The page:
How is Pain and Suffering Calculated in a Wisconsin Personal Injury Case?

Contrary to belief, personal injury attorneys do not have a set formula by which they calculate pain and suffering damages. However, insurance companies use different methods to assign dollar amounts to pain and suffering. Their figures are based on multiplying a victim’s total economic damages by a preset number.

Insurance companies use this multiplier method when determining pain and suffering settlements to control costs and regulate payouts. Insurance companies are for-profit businesses and their system for paying pain and suffering claims reflects this.

What is Pain and Suffering?

Pain and suffering is difficult to calculate because it has no set monetary value. Pain and suffering refers to the physical, mental, and emotional impact of a serious injury on an accident victim.

Pain and suffering is classified as non-economic damages. This means it is a subjective, non-calculable type of loss.

Examples of Pain and Suffering

Physical pain and suffering may include:

  • Chronic pain;
  • Sexual dysfunction; 
  • Insomnia; and 
  • Loss of mobility.

Mental and emotional pain and suffering may be evidenced by:

  • Depression;
  • Anxiety;
  • Fear; and
  • Loss of enjoyment of life.

While treatment for any of the above is a billable medical expense and covered by economic damages, the symptoms themselves are types of pain and suffering and are compensated as such.

How is Pain and Suffering Calculated in a Personal Injury Case

How Personal Injury Attorneys Determine Pain and Suffering Claims

Personal injury attorneys look to previous cases, case law, and the facts of the case at hand when determining an appropriate pain and suffering demand. Without doing so, it is impossible for an attorney to approximate a pain and suffering amount.

Some of the information an attorney will review includes:

  • The victim’s medical records;
  • The victim’s medical prognosis, including the nature and extent of injuries;
  • Any expert opinions regarding the victim’s mental and emotional state;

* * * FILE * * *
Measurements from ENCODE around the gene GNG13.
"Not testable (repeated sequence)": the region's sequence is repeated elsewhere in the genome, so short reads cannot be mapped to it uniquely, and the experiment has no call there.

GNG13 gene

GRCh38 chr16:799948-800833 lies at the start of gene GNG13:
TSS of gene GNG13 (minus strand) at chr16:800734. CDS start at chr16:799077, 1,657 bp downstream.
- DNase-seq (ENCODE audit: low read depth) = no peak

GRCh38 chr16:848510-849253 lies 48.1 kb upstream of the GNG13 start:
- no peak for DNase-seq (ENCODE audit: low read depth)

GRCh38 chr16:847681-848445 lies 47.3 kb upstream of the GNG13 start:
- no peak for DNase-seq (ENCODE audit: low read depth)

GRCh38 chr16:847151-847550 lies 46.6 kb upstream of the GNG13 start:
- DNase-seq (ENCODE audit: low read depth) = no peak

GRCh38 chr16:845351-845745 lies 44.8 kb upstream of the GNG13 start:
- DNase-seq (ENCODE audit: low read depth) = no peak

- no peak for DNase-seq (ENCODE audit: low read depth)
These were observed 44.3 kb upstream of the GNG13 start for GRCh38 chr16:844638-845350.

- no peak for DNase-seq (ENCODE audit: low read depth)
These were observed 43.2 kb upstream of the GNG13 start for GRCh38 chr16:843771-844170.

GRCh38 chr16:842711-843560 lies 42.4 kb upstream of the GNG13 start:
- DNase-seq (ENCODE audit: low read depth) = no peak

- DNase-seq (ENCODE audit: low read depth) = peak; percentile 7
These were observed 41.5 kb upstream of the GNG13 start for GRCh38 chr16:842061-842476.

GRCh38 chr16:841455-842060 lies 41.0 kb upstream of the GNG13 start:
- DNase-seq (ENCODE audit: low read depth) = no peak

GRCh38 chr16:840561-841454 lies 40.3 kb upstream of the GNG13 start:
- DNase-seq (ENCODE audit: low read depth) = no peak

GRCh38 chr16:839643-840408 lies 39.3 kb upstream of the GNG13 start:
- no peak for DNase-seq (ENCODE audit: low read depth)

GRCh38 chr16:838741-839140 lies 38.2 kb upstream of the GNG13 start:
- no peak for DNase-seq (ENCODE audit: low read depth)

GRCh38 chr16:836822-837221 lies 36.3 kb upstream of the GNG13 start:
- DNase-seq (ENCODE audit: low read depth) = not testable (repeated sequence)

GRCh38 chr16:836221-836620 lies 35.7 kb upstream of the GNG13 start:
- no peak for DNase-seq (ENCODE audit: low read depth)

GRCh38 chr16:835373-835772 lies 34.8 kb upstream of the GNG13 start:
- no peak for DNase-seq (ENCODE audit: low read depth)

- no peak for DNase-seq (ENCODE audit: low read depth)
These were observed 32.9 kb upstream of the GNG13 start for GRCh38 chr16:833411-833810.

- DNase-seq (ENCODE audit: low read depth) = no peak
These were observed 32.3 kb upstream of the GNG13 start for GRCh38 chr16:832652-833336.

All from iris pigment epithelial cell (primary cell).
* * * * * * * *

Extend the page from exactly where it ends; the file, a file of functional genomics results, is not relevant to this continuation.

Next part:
• The victim’s reflections about the accident’s overall impact on their life;
  • The family’s statements about the accident’s impact on their loved one; and
  • Any expert testimony about the accident’s impact on the victim’s ability to earn a living.

Injury attorneys must also look for damages caps or special exceptions that apply on a case-by-case basis.

Wisconsin Damages Caps on Pain and Suffering 

Not all Wisconsin claims qualify for pain and suffering. For example, worker’s compensation claims do not have pain and suffering awards. However, workplace injuries caused by non-employers may be eligible.

Medical malpractice claims in Wisconsin cap pain and suffering at $750,000. There are caps on wrongful death claims for pain and suffering at $350,000 for an adult and $500,000 for a child.

For specific information on damages caps in Wisconsin, contact an experienced personal injury attorney.

Contact an Experienced Milwaukee Personal Injury Attorney Today

If you were injured in an accident through no fault of your own, contact the experienced attorneys at Mingo & Yankala, S.C. One of our attorneys will gladly explain how pain and suffering is calculated in a Wisconsin personal injury claim and review your situation at no cost.

Learn your legal rights and get the exceptional legal representation you deserve. Schedule your complimentary consultation now with Mingo & Yankala, S.C. We handle cases in Milwaukee and across Wisconsin.